• Perspectives are the viewpoints from which we want to look at our strategy from. To insure a balanced view of our strategy we need to look at it from several perspectives. Generally, strategies are viewed from four perspectives. A Financial perspective which asks us the question: “As financial stakeholders, how do we intend to meet the goals and objectives in the hospital’s mission statement?” The Customer perspective which asks us: “As customers of the hospital’s services, what do we want, need, or expect?”. Many times we need to view doctors as well as patients as customers of the hospital’s services as we develop our strategy The Internal Process perspective asks us to look at our strategy from an enabling point of view: “As members of the hospital staff, what do we need to do to meet the needs of the patients and healthcare community?” The Learning and Growth perspective challenges us with: “What type of culture, skills, training and technology are we going to develop to support our processes?”
  • Another factor that is adding to the pressure to improve performance is what has become known as “Consumer-driven Healthcare.” This is fuelled by many factors, one of which is the rapid rise of Health Savings Accounts, which put dollars and control in the power of the people. Instead of being patients in need of care, they are consumers who are shopping for healthcare services. The internet has contributed to people being much more informed about many different aspects of their healthcare needs and information about the care provider options that they have to choose from. Rural hospitals that don’t satisfy the expectations of healthcare consumers are likely to find that those people will choose to go elsewhere. The marketplace for healthcare services has grown increasingly competitive, with large systems growing and expanding their reach, drawing people from rural communities into their systems. And with their considerably greater financial resources, they are able to make investments that increase some of the gaps between rural and urban hospitals. On top of it all, the increasing pace of change adds to the pressure. That change involves everything from new technologies to a whole new business model—one built on value, not volume. Compensation models are changing to pay hospitals on a combination of quality and cost effectiveness. The list could go on. The bottom line, as you are well aware, is that rural hospitals are feeling a lot of pressure to improve performance.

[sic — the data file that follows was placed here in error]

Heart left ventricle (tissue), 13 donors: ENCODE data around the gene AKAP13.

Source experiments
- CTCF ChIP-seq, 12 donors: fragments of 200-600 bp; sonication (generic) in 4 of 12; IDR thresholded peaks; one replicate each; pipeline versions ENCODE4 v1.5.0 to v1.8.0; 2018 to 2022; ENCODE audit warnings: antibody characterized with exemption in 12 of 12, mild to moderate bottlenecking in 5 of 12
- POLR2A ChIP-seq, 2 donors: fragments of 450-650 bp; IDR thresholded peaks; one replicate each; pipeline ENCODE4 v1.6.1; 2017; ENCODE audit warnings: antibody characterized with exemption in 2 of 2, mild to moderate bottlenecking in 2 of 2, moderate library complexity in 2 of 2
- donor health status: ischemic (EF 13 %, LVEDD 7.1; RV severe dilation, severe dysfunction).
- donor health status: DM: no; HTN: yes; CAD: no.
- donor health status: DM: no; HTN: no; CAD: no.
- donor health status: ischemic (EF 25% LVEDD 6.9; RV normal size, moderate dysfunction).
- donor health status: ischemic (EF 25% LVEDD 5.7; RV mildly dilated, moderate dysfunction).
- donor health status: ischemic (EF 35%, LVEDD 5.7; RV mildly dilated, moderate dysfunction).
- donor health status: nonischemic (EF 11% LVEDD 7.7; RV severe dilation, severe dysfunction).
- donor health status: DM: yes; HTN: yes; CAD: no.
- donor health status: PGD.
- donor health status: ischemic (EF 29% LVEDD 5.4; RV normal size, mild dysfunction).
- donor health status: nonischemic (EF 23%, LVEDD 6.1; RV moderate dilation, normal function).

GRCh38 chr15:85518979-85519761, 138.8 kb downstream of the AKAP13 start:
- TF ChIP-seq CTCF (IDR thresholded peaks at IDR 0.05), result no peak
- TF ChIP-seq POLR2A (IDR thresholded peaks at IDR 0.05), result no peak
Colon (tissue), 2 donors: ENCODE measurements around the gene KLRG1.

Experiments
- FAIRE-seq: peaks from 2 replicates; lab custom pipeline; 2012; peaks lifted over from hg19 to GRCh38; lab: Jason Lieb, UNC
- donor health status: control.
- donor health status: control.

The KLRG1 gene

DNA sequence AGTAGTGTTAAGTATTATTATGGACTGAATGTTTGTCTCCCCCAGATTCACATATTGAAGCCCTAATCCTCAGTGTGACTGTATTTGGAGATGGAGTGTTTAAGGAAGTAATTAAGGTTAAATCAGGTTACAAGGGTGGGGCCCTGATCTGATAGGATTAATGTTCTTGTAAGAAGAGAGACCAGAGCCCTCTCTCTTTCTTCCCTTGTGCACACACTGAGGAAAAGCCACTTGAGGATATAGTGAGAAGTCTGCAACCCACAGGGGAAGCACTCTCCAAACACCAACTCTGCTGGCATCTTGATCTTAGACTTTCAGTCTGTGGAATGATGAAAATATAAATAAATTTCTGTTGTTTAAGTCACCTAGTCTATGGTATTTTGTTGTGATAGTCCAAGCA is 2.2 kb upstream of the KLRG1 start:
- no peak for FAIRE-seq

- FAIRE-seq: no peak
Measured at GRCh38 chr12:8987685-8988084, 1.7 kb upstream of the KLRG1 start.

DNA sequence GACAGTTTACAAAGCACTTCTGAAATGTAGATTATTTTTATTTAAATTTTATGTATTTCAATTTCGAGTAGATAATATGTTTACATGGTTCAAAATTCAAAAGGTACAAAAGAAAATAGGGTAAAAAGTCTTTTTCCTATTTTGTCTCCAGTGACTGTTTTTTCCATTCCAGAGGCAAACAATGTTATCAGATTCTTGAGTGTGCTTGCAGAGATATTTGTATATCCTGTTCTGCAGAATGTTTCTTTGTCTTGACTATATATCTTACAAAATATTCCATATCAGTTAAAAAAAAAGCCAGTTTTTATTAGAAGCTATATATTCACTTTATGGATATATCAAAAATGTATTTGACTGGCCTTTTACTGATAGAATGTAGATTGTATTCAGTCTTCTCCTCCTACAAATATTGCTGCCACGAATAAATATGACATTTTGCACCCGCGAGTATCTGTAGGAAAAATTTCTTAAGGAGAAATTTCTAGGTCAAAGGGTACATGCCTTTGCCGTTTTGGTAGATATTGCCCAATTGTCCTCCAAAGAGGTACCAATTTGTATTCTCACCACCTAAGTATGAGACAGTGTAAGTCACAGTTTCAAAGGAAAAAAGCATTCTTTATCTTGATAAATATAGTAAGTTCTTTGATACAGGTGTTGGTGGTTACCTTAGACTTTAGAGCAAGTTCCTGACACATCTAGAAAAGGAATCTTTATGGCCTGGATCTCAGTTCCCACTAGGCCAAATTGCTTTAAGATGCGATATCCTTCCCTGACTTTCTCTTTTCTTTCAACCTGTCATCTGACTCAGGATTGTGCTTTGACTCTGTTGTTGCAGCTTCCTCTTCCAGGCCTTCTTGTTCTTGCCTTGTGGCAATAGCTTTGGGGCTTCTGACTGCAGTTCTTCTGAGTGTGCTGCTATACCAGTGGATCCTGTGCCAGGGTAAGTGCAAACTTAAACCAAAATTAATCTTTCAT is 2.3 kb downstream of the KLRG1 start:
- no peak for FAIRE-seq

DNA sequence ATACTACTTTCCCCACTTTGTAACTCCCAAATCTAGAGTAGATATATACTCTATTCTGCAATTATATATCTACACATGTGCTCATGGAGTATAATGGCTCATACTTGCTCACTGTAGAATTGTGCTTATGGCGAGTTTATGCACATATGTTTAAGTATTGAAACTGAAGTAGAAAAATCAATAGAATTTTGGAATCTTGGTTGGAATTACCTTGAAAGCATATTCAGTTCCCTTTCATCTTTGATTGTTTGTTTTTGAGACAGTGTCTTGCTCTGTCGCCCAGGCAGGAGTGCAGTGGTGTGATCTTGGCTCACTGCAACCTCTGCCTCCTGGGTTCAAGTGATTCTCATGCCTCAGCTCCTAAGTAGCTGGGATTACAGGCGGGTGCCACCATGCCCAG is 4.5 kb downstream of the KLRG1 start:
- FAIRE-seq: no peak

• Perhaps even more importantly, that study by Metrus showed that organizations using the Balanced Scorecard were dramatically more likely to be successful in a major change effort. Only 55% of the organizations that were not using the BSC were successful in their last major change effort, but 97% of the organizations using the BSC were successful. This doesn’t happen just because an organization has measures in four categories. Instead, this is a reflection of the power of the methodology in creating strategic focus and helping people understand how they contribute to positive change. This is key to successful performance improvement efforts. If we go back to some of the keys to successful performance improvement that we mentioned earlier in this presentation, I think you’ll see that the Balanced Scorecard methodology becomes a very useful foundation for a hospital’s performance improvement efforts.